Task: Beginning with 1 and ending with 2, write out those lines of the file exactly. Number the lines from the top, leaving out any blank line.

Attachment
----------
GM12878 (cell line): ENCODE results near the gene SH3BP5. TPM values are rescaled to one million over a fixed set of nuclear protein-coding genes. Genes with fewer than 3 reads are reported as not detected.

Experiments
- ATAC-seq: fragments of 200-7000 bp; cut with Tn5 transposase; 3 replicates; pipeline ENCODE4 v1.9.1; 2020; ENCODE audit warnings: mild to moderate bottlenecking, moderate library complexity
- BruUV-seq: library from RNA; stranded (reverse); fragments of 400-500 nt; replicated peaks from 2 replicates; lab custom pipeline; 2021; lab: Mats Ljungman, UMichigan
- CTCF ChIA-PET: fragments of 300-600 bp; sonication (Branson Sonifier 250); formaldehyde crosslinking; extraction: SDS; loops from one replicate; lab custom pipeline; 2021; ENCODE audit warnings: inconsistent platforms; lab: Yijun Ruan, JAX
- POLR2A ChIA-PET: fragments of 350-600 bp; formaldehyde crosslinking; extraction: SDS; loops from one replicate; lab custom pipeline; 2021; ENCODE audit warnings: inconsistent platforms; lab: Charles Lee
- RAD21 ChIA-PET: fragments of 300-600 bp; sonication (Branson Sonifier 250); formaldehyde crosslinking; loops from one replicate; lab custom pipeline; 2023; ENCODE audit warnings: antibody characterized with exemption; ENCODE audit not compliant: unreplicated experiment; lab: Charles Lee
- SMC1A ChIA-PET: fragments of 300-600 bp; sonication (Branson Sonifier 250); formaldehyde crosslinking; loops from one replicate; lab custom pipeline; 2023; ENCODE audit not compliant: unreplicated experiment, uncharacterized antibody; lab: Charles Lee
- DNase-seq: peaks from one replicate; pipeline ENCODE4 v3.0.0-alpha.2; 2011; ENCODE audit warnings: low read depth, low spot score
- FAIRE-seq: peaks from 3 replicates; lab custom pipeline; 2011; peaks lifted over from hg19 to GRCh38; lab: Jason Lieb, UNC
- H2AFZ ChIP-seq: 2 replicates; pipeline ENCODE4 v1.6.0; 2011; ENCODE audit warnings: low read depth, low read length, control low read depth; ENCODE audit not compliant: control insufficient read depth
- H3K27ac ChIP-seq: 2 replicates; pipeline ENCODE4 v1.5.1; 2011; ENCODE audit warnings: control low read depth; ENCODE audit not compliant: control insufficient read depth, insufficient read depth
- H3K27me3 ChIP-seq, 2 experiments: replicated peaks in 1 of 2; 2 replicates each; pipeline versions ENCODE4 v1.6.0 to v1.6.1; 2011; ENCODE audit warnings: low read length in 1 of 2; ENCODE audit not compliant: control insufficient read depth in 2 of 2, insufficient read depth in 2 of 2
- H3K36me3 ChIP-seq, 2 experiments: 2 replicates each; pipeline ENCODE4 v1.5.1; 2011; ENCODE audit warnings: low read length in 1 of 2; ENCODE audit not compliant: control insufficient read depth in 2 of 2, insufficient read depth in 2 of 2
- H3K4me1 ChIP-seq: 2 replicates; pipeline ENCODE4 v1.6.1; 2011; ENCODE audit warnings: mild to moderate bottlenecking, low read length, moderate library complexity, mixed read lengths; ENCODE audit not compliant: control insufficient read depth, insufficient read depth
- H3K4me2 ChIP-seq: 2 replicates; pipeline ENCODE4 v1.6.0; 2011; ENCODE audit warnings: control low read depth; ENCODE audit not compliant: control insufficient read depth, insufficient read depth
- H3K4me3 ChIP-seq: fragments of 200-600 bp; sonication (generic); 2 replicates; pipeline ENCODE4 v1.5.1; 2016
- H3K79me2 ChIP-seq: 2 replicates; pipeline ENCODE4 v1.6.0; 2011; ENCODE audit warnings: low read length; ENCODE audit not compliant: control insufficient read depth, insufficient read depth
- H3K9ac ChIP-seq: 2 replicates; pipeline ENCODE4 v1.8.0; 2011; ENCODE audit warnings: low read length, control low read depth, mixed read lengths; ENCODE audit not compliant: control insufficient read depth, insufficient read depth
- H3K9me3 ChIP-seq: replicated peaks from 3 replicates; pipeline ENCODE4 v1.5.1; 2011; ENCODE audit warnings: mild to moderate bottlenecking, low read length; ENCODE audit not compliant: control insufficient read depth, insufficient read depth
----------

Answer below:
GM12878 (cell line): ENCODE results near the gene SH3BP5. TPM values are rescaled to one million over a fixed set of nuclear protein-coding genes. Genes with fewer than 3 reads are reported as not detected.

Experiments